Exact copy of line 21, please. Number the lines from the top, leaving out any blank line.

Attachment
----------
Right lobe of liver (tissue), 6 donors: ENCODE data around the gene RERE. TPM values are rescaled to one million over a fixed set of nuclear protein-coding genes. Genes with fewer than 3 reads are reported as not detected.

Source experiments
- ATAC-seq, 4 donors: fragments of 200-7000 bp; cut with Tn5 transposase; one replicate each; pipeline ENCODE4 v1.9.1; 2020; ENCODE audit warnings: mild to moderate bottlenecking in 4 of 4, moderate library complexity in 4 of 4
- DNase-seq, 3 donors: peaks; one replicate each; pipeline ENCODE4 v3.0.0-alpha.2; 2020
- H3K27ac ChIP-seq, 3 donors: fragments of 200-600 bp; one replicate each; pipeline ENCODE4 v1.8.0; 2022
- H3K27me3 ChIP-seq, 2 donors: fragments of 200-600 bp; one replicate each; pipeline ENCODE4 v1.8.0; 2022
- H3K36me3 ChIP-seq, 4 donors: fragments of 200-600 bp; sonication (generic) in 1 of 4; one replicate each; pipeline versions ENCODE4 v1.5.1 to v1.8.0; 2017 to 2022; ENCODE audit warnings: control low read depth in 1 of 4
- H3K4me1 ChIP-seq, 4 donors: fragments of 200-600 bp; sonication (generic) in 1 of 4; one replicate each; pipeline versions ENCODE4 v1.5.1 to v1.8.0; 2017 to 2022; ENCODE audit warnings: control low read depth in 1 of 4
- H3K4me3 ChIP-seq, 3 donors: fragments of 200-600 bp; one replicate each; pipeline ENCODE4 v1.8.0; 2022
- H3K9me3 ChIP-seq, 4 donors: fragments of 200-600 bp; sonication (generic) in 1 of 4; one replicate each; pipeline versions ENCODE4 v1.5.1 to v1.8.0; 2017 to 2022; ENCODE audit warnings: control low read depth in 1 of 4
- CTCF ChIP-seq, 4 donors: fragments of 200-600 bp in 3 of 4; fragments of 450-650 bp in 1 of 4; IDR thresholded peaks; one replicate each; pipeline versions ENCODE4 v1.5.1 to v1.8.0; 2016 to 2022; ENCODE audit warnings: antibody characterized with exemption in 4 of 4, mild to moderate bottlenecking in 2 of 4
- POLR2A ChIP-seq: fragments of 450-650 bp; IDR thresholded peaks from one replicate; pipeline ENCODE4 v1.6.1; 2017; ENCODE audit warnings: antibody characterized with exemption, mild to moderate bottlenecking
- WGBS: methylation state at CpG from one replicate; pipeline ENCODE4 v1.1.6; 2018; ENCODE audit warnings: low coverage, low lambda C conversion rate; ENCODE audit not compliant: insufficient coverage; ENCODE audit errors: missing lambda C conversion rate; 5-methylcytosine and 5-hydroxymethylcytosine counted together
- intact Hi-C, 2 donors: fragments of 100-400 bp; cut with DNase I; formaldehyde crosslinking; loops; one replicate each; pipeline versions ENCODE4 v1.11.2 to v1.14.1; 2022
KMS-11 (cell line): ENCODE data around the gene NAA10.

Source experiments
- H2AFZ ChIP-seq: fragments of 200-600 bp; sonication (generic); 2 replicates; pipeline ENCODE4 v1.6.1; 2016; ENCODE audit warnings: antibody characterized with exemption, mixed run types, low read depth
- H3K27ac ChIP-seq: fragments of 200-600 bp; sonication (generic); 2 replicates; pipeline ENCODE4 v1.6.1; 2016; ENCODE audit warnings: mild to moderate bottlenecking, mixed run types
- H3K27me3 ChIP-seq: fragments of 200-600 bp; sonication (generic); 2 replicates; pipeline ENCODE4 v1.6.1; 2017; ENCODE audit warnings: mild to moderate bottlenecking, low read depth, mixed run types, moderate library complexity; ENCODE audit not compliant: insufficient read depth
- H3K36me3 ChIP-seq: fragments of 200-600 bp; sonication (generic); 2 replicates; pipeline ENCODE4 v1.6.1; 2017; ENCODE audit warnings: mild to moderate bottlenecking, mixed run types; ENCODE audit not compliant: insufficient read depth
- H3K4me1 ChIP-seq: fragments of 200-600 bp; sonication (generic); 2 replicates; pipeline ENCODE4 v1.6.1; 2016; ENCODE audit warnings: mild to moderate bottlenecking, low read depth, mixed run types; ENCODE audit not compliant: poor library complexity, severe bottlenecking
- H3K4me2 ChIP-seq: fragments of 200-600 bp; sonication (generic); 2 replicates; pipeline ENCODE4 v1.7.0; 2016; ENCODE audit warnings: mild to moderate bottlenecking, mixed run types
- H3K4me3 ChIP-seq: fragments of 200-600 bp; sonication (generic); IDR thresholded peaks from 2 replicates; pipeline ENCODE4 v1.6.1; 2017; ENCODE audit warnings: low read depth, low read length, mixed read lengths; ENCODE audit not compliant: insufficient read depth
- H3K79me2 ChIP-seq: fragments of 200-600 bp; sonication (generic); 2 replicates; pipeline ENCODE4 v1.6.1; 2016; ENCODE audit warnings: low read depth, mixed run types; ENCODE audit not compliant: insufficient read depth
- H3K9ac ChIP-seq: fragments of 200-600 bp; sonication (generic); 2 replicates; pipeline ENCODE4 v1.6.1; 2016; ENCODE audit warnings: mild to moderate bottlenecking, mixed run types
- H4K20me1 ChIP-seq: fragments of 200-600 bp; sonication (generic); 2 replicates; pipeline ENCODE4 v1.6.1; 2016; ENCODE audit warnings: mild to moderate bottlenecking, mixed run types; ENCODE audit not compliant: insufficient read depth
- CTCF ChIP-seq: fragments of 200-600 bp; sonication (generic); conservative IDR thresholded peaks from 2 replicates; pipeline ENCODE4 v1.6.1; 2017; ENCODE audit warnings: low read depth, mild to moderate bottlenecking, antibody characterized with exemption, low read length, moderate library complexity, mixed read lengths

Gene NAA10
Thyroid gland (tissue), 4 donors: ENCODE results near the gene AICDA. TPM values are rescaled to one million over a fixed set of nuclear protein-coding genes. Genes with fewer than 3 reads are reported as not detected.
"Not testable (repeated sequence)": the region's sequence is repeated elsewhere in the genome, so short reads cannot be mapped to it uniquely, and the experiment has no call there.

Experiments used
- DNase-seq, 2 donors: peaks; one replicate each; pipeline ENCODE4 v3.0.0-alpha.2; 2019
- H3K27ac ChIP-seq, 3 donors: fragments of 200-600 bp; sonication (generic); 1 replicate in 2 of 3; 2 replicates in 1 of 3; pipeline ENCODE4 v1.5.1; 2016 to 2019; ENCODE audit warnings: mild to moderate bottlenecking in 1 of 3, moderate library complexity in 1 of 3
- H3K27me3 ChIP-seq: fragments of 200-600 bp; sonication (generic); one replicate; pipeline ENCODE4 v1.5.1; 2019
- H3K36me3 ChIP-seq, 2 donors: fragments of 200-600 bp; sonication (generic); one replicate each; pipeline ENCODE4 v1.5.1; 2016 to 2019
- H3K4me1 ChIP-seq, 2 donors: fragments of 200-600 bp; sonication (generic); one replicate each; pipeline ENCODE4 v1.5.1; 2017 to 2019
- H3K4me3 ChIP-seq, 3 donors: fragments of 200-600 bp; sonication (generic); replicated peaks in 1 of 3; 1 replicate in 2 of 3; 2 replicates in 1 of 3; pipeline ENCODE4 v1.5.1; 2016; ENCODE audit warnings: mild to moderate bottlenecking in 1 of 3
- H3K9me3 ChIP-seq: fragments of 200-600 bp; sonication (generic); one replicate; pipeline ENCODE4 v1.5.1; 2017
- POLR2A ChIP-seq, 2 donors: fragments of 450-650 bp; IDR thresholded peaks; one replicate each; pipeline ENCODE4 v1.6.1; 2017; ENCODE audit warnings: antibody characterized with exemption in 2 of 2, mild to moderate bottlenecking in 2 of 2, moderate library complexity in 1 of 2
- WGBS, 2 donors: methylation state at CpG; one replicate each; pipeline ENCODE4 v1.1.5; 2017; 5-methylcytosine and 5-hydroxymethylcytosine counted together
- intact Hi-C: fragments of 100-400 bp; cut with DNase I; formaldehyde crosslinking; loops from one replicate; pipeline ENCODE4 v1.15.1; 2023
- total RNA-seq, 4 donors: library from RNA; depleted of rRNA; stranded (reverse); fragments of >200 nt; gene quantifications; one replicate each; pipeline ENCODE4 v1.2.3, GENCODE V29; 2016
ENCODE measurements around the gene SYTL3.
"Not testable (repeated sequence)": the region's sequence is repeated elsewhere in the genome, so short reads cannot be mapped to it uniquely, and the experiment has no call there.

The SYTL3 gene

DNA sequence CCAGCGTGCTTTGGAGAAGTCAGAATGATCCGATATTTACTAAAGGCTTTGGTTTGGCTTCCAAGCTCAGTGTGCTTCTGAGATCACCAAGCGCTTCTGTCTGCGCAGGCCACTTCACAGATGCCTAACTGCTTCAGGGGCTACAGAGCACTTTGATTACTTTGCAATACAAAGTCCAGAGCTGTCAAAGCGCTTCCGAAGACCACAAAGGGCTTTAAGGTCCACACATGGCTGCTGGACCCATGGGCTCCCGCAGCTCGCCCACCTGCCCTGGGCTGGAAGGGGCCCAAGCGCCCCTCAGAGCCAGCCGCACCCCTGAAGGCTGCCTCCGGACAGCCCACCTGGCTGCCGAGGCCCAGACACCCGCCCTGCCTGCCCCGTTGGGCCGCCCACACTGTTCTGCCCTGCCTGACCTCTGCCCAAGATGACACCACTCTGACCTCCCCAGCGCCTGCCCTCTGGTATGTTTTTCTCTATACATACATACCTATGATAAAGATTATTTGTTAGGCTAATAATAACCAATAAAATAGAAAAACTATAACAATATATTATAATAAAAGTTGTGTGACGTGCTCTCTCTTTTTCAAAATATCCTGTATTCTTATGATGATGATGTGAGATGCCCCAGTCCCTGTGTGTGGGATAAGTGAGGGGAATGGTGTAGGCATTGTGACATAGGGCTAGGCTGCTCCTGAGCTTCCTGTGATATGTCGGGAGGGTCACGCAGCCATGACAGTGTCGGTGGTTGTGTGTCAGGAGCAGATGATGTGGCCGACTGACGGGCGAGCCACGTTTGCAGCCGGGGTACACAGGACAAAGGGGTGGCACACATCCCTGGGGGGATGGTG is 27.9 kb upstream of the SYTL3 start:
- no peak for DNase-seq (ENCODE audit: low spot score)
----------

- H3K4me1 ChIP-seq: fragments of 200-600 bp; sonication (generic); 2 replicates; pipeline ENCODE4 v1.6.1; 2016; ENCODE audit warnings: mild to moderate bottlenecking, low read depth, mixed run types; ENCODE audit not compliant: poor library complexity, severe bottlenecking